Bullsnake / Gopher Snake

Pituophis catenifer


Bullsnakes are the largest snake species in Alberta, reaching up to 2 m in length. They are heavy-bodied, light colored, with dark brown, black or reddish rectangular blotches along their length. Bullsnakes are also the only snake species in Alberta that kills their prey by constriction. As recent research has shown, constrictors do not actually kill their prey by suffocating them, as previously believed. Instead, they squeeze their prey, causing severe derangement in their blood pressure, causing circulatory collapse. Bullsnakes are primarily rodent-eaters, but will also eat birds and eggs. Because of their taste for rodents, they are valuable as a natural biological control for farmers. Bullsnakes are oviparous, meaning that they lay eggs. They can lay 2-24 eggs, 1-2 times during the summer. Young snakes emerge in the late summer or early fall.


Bullsnakes are burrowers, using their modified rostral (nose) scale to dig. They are diurnal (most active during the day). They are found in desert, short-grass prairie, and dry, open scrubland habitats in the south eastern corner of Alberta, with the Red Deer River basin being the northern edge of their range. When herping, look for rock piles and boulders in areas with sandy soil.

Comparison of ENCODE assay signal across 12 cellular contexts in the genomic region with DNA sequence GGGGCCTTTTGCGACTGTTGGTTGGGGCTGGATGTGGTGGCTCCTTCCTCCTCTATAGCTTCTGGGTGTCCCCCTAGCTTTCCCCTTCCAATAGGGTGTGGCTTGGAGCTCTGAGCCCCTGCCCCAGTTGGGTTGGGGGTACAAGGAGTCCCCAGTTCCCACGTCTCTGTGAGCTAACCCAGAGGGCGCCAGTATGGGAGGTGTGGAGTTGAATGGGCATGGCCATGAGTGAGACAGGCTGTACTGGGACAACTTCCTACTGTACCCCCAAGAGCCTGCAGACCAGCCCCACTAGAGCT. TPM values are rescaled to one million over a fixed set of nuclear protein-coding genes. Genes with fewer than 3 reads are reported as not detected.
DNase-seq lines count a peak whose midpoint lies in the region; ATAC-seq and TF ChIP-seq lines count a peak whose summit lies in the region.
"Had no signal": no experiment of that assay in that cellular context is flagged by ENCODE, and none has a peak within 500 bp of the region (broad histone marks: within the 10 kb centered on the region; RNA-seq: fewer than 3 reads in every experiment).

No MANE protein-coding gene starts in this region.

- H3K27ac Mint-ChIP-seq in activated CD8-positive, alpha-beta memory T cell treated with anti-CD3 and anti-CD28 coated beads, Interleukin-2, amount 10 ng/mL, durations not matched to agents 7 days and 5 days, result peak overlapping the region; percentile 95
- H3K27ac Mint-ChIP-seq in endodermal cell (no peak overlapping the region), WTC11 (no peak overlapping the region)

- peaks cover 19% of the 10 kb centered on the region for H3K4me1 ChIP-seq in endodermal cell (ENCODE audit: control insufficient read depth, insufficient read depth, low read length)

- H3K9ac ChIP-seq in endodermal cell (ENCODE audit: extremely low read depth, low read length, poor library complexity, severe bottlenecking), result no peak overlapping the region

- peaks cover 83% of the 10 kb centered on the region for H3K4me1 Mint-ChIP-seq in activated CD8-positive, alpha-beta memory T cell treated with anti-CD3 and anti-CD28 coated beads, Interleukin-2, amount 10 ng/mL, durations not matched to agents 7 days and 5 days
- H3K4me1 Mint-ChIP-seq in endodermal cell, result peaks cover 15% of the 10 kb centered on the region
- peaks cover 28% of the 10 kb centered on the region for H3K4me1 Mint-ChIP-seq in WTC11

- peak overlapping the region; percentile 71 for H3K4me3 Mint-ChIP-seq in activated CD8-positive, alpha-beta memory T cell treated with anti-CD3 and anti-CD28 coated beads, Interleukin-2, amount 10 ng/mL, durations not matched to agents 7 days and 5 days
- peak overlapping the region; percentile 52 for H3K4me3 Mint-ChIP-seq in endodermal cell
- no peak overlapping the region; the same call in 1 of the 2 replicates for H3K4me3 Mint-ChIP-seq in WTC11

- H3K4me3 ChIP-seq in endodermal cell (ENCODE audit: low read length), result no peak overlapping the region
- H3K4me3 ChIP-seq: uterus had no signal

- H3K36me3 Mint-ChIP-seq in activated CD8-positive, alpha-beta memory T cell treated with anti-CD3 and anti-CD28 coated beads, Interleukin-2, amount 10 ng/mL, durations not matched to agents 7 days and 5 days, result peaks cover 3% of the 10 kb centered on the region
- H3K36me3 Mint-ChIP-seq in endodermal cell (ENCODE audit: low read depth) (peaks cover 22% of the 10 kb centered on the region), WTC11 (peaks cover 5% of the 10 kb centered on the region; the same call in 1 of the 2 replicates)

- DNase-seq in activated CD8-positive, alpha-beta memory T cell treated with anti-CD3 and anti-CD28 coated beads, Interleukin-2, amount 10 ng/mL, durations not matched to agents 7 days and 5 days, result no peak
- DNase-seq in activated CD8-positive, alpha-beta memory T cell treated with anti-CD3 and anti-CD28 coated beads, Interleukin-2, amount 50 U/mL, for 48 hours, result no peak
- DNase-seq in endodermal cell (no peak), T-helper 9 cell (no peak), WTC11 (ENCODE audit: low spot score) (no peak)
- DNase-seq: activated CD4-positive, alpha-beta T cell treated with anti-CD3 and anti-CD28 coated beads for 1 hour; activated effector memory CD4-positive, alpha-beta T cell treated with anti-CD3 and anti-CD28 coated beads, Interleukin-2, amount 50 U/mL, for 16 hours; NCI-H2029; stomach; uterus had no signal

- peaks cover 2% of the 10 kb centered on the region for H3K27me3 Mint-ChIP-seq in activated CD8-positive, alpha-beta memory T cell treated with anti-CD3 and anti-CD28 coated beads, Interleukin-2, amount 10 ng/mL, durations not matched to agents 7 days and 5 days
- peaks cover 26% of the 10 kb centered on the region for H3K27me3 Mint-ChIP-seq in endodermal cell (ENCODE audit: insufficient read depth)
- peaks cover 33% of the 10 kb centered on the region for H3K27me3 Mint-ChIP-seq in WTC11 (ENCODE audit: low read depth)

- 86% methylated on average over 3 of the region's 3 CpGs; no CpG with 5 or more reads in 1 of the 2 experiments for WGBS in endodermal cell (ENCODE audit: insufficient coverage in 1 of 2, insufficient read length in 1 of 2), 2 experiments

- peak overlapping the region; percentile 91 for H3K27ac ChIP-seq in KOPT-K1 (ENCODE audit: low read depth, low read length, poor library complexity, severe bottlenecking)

Threats to the Bullsnake include cultivation and irrigation of their grassland habitats, increased road density (road mortalities). Sadly, they are also the victims of human persecution, primarily directed at their hibernacula (the gathering place where they hibernate), as the snakes are big, look a bit like rattlesnakes, and will shake their tails when frightened (though they do not have rattles). There is insufficient population information for us to determine their threat status at this time.

Alberta Conservancy Association “Reptiles of Alberta”
External link opens in new tab or window Canadian Herpetological Society
External link opens in new tab or window COSEWIC Species Database: Bullsnake.

Photo by Kyle Welsh